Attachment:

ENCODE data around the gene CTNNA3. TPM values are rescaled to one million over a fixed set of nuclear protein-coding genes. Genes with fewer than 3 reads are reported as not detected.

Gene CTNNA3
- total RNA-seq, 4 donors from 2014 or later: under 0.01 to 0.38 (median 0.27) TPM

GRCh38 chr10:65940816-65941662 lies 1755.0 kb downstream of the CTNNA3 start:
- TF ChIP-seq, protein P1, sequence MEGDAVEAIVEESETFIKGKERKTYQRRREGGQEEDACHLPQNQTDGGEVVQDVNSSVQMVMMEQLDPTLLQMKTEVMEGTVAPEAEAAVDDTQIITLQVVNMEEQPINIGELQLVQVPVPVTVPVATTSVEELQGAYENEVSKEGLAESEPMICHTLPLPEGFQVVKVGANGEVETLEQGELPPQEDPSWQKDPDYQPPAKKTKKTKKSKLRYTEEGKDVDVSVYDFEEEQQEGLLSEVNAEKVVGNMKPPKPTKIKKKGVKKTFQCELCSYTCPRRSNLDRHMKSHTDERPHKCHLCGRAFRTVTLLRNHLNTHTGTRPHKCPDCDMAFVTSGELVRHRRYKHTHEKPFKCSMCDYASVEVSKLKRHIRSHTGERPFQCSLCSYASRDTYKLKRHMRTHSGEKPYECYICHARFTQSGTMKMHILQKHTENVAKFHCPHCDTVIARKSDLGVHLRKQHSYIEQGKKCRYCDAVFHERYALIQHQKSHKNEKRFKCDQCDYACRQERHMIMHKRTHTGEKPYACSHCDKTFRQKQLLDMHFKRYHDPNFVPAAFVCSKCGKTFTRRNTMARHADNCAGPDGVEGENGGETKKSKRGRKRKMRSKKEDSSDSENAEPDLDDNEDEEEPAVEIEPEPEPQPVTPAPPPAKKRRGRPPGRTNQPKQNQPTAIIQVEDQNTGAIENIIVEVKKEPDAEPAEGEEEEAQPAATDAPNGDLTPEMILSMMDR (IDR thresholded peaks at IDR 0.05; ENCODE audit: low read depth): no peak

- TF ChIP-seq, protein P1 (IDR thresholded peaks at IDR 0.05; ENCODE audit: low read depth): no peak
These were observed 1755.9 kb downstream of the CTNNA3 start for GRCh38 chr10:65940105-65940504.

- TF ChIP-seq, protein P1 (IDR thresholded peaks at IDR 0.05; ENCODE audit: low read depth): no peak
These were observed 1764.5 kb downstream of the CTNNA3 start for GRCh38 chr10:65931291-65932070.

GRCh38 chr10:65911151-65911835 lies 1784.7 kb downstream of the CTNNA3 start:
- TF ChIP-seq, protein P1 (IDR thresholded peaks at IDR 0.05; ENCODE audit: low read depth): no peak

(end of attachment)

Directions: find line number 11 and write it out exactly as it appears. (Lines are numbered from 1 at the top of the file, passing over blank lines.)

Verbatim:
- TF ChIP-seq, protein P1 (IDR thresholded peaks at IDR 0.05; ENCODE audit: low read depth): no peak